A woman with abdominal pain walks into an emergency room.
No, it's not a joke, but a recipe for some serious health care spending. Start with a CAT scan, which could run $6,000. Blood tests, administrative costs and other expenses might add hundreds more.
And all this, for one of Dr. Greg Sharp's patients, might have failed to show the real problem: The woman, who had her gallbladder removed years ago, was uncomfortable because a sphincter on a tube leading to the missing organ was freaking out.
"Because I knew the patient, because I knew her history, we basically figured out it was not an emergency," says Sharp, a family physician who recently treated the woman at his office in Woodland Park. After a short visit, costing maybe $65, he wrote her a prescription.
She was better the next day.
"That's what it means to have a doctor who knows you," says Sharp, who runs Ideal Family Healthcare with his wife, Heather Sharp. "You save money while finding out what is wrong."
In this era of Health Maintenance Organizations, primary care physicians have often been scorned as gatekeepers, people limiting access to more expensive care provided by specialists. But many health care reform advocates now believe efficient, effective primary care is essential to reining in the nation's out-of-control health care spending.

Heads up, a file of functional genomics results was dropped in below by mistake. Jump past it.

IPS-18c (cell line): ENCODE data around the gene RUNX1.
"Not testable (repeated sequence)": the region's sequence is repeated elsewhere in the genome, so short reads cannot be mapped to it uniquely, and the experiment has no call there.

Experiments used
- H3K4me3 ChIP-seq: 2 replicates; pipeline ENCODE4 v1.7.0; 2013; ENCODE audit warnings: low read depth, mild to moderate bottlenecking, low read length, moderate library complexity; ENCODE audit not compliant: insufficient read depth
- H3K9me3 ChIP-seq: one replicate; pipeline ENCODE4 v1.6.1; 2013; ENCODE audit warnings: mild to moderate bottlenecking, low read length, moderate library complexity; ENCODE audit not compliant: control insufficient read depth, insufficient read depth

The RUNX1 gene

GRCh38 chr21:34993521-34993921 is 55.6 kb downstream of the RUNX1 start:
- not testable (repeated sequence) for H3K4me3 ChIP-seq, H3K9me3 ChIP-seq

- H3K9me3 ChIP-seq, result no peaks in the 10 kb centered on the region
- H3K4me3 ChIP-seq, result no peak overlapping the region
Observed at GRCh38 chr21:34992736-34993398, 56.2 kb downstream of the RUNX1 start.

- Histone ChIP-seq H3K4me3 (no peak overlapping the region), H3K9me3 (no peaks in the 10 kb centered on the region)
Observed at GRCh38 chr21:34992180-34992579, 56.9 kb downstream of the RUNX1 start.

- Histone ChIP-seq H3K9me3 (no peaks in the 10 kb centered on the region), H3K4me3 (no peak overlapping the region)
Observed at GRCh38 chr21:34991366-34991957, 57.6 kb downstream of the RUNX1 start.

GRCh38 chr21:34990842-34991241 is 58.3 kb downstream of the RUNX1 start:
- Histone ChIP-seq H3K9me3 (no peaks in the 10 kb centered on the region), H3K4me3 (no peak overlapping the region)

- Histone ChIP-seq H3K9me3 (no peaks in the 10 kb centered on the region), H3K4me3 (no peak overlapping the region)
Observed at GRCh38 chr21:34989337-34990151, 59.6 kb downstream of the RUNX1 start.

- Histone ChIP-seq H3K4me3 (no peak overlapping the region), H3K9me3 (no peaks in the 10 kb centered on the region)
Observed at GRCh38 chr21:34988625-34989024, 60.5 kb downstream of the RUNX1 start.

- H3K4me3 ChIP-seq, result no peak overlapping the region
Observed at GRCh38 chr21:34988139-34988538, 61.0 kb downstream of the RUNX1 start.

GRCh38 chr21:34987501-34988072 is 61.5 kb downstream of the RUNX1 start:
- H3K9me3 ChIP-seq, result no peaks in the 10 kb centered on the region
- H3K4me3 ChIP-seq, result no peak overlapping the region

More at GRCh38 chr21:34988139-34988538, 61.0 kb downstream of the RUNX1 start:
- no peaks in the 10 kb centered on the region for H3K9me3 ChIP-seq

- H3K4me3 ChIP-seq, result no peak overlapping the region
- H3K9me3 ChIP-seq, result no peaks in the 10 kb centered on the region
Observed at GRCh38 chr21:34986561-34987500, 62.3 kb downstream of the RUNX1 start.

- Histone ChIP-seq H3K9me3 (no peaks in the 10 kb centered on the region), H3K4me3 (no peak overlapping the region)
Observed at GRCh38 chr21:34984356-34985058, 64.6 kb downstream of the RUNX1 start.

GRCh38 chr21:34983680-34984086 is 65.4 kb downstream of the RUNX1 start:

Ideal Family, along with 16 other offices on Colorado's Front Range, is participating in a national pilot project aimed at doing just that: tweaking the health care payment system and helping individual practices create a "patient-centered medical home," in the lingo of policy wonks.
"The reality is that a family doctor, or an internal medicine doctor, can handle most of what comes in the door," Sharp says.
How it works
A "patient centered medical home" may be the latest awkward phrase to enter the health care vernacular, but it's actually an idea with some traction — Medicaid, the federal program for low-income families, has embraced it, and several pilot programs in different states are trying it out with private insurers.
Through March in Colorado, about 150,000 children on Medicaid or the state's Child Health Plan Plus coverage were signed on with a doctor offering the medical home approach. The government pays these doctors extra for seeing patients when they are well, and it also connects them with social services and other providers so they can address needs of families that might be struggling because of lost jobs or housing. The overarching goal is to improve general health and reduce hospitalizations.
The Colorado Department of Health Care Policy and Financing reports that the program saves an average of $215 a year for each child, with savings jumping to more than $1,100 each year for children with chronic medical conditions. At a minimum, this amounts to tens of millions of dollars.
Applying the same idea to adults covered by private insurance companies would require a "culture change" in how doctors organize their practices and receive reimbursement from insurers, says Marjie Harbrecht, director of the Colorado Clinical Guidelines Collaborative, the nonprofit overseeing the pilot program. It's daunting, she says, but necessary: "We've got to get back to a primary care base."